var Redirect 1


Declares a variable, optionally initializing it to a value.

Version Information

Implemented in: JavaScript 1.0, NES 2.0
ECMA Version: ECMA-262


var varname1 [= value1 [, varname2 [, varname3 ... [, varnameN]]]];


Variable name. It can be any legal identifier.
Initial value of the variable. It can be any legal expression.


The scope of a variable declared with var is the enclosing function or, for variables declared outside a function, the global scope (which is bound to the global object).

Using var outside a function is optional; assigning a value to an undeclared variable implicitly declares it as a global variable (it is now a property of the global object). The difference is that a declared variable is a non-configurable property of the global object while an undeclared is configurable.

var a = 1;
b = 2;

delete this.a; // Throws a TypeError in strict mode. Fails silently otherwise.
delete this.b;

console.log(a, b); // Throws a ReferenceError. Since the 'b' property doesn't exist in the global object,
// the 'b' variable stops being a variable

Consequently, it is recommended to always declare your variables, regardless of being in the global scope or in a function

Failure to declare the variable in these cases will very likely lead to unexpected results. For that reason, in ECMAScript 5 strict mode, assigning a value to an undeclared variable inside a function throws an error.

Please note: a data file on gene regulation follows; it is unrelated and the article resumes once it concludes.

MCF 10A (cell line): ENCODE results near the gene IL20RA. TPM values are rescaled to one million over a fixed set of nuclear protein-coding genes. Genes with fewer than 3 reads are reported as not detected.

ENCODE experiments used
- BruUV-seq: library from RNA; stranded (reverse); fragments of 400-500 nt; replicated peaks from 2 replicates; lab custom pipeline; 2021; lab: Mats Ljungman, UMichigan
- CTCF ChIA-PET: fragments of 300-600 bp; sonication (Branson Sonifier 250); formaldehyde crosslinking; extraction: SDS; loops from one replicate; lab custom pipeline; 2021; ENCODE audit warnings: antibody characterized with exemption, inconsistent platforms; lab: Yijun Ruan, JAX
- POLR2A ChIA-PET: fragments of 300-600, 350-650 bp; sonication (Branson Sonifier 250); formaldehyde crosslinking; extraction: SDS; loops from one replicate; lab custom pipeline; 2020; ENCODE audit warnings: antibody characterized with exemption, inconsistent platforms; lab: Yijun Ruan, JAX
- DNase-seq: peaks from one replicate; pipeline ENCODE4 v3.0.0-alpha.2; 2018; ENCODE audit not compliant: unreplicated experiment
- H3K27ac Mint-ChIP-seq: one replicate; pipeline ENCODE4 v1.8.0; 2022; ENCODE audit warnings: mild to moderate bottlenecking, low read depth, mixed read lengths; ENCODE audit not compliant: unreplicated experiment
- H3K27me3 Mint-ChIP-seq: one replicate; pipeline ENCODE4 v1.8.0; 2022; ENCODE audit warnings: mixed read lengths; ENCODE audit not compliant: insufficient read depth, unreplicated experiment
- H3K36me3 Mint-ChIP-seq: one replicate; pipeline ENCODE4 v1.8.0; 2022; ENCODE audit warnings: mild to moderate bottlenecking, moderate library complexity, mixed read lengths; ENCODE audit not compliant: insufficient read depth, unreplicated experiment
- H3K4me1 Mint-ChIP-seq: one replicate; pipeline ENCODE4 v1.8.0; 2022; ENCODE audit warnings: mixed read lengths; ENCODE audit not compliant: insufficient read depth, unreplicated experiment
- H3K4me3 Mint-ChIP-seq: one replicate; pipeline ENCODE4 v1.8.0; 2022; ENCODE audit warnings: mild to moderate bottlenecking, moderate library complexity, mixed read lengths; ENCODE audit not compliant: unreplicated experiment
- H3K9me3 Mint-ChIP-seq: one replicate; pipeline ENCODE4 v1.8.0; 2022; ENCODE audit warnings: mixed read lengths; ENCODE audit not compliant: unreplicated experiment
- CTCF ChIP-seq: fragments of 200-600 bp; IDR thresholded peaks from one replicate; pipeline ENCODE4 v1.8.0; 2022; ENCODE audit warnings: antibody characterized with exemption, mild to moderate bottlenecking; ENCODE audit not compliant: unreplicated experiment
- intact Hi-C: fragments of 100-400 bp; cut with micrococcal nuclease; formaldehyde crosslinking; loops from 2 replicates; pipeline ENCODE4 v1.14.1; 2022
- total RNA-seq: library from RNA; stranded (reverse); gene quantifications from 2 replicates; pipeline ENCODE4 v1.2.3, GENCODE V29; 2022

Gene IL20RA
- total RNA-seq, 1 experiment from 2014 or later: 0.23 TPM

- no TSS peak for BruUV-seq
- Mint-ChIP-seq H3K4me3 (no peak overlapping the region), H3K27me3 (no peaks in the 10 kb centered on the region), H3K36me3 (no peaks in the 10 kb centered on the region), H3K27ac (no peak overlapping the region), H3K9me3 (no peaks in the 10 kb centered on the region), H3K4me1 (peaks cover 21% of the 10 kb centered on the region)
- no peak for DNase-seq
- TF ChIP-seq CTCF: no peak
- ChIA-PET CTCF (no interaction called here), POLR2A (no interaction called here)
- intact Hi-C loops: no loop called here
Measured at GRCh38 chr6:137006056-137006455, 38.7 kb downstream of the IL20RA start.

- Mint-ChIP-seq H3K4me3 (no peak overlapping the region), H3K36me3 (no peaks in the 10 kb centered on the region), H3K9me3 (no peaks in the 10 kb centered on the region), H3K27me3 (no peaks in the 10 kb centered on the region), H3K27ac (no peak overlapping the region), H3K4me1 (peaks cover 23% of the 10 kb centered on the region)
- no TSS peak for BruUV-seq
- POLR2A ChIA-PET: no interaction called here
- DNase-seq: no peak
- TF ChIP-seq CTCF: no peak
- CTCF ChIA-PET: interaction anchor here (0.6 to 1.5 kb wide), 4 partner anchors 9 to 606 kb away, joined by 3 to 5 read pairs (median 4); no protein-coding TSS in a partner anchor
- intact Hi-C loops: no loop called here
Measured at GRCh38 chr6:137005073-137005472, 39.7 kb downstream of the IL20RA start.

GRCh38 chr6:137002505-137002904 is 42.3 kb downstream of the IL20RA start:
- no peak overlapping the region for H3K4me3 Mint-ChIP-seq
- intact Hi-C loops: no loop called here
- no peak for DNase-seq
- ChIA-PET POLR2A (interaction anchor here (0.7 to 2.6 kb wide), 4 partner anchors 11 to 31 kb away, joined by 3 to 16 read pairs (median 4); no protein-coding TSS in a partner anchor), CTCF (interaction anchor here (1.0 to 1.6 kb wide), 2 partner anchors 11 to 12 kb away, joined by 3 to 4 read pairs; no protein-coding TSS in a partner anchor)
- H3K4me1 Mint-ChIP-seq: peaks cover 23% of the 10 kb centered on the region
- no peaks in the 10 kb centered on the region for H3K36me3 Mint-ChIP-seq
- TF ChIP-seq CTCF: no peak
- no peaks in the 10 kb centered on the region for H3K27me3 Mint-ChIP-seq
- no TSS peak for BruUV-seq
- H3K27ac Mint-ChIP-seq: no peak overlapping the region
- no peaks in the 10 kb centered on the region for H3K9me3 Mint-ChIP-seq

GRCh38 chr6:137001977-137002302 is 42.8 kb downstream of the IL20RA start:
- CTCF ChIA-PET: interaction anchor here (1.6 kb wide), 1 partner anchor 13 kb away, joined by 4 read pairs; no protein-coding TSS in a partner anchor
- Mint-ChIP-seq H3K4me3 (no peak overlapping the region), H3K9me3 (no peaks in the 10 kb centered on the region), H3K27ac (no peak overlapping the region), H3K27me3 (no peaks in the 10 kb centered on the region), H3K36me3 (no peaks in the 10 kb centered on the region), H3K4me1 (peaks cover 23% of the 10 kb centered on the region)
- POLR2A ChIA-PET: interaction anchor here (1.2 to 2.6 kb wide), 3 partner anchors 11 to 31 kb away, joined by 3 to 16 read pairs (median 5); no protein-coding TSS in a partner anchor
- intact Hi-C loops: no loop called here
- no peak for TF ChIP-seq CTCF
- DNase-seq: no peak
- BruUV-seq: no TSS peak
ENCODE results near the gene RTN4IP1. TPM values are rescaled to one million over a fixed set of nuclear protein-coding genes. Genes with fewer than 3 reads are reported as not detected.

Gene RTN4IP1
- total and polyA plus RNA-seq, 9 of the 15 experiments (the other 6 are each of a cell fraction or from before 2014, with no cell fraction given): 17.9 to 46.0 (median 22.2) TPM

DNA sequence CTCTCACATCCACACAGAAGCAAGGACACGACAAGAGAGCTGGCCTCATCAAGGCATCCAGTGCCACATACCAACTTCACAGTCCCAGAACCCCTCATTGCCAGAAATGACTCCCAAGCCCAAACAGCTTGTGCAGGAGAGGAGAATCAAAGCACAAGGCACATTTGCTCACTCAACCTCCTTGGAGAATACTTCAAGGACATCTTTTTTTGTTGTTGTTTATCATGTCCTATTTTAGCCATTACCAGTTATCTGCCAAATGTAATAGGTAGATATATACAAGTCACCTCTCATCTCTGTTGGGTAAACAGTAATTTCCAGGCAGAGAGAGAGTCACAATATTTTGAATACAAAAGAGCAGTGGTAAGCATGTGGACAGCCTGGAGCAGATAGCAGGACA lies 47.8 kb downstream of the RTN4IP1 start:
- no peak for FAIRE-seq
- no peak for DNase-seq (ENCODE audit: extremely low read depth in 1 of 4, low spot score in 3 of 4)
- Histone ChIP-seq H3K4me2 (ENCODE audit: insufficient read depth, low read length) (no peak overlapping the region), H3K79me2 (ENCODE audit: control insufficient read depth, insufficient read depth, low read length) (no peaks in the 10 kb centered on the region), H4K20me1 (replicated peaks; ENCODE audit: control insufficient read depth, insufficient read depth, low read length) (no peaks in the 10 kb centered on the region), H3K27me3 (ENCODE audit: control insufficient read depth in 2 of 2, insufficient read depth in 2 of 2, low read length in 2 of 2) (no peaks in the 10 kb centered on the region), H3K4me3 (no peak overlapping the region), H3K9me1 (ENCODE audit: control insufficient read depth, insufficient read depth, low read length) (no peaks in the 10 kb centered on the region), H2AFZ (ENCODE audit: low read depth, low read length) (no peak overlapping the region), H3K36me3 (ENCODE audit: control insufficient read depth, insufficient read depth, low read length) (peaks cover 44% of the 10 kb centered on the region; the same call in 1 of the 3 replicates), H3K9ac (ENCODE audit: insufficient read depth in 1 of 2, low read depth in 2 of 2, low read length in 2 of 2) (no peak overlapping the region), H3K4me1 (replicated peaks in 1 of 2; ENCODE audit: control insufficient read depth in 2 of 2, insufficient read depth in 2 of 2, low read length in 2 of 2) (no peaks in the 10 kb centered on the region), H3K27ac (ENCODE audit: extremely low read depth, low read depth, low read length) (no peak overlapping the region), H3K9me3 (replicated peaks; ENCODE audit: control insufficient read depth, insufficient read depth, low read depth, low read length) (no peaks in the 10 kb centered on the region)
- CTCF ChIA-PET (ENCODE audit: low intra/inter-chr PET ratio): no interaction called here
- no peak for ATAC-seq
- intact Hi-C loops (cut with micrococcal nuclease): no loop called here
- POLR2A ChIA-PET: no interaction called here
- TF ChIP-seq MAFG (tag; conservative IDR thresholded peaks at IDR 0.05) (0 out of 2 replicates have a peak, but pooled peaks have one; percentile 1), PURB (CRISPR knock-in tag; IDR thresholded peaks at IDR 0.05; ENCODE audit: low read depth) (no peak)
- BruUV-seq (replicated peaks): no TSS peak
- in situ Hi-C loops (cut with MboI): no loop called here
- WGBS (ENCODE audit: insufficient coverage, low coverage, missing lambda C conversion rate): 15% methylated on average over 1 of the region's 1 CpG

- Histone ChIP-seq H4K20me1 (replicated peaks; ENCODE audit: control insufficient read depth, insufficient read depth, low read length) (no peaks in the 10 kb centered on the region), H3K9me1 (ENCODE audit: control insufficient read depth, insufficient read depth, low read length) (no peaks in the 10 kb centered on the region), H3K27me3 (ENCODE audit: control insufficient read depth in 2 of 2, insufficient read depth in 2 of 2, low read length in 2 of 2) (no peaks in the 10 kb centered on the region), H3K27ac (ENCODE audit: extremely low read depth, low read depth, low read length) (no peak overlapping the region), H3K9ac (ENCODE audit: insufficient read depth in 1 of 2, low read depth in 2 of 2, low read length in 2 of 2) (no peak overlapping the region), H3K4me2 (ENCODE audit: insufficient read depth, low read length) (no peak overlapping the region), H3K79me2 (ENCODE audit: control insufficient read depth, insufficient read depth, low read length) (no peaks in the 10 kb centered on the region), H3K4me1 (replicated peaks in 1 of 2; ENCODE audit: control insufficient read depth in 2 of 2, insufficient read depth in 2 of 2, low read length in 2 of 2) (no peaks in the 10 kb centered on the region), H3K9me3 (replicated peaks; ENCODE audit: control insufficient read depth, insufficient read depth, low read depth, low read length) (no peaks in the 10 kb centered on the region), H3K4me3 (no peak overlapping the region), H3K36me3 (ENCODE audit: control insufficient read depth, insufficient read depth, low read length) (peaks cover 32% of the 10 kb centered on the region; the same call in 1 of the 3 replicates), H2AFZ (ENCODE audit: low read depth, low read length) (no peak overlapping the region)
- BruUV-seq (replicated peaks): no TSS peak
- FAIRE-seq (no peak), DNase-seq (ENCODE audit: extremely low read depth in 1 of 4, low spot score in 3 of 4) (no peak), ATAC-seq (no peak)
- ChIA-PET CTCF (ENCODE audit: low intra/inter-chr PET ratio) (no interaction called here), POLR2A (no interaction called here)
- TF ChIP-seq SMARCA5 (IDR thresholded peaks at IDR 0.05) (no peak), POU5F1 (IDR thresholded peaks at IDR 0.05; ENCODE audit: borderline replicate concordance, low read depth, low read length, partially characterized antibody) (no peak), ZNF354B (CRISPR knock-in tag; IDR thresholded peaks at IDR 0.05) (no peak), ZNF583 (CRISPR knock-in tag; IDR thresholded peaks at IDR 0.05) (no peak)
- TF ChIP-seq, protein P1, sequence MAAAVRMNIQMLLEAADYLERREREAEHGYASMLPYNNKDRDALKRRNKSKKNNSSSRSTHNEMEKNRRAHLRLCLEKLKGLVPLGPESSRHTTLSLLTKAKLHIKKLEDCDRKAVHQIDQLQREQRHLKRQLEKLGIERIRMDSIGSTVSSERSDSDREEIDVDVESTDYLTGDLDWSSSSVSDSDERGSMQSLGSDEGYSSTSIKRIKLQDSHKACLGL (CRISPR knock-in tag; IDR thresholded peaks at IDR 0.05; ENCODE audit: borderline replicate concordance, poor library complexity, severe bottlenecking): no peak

var hoisting

In JavaScript, a variable can be declared after being used.

bla = 2
var bla;
// ...

// is implicitly understood as:

var bla;
bla = 2;

For that reason, it is recommended to always declare variable at the top of functions.


Declaring and initializing two variables:

var a = 0, b = 0;

Assigning 2 variables with single string value.

var a = "A";
var b = a;

// Equivalent to:

var a, b = a = "A";

Be mindful of the order:

var x = y, y = 'A';
console.log(x + y); // undefinedA

// Here, x is declared. y declaration (but not initialisation!) is hoisted
// so, at the time of "x = y", y is declared (no ReferenceError is thrown) and its value is 'undefined'
// then, y is assigned its value.
// Consequently, after the first line, x === undefined && y === 'A'. Hence the concatenation

Be careful of initialization of several variables:

var x = 0;

function f(){
  var x = y = 1; // x is declared locally. y is not!

console.log(x, y); // 0, 1
// x is the global one as expected
// y leaked outside of the function, though!

See also

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Last updated by: Sheppy,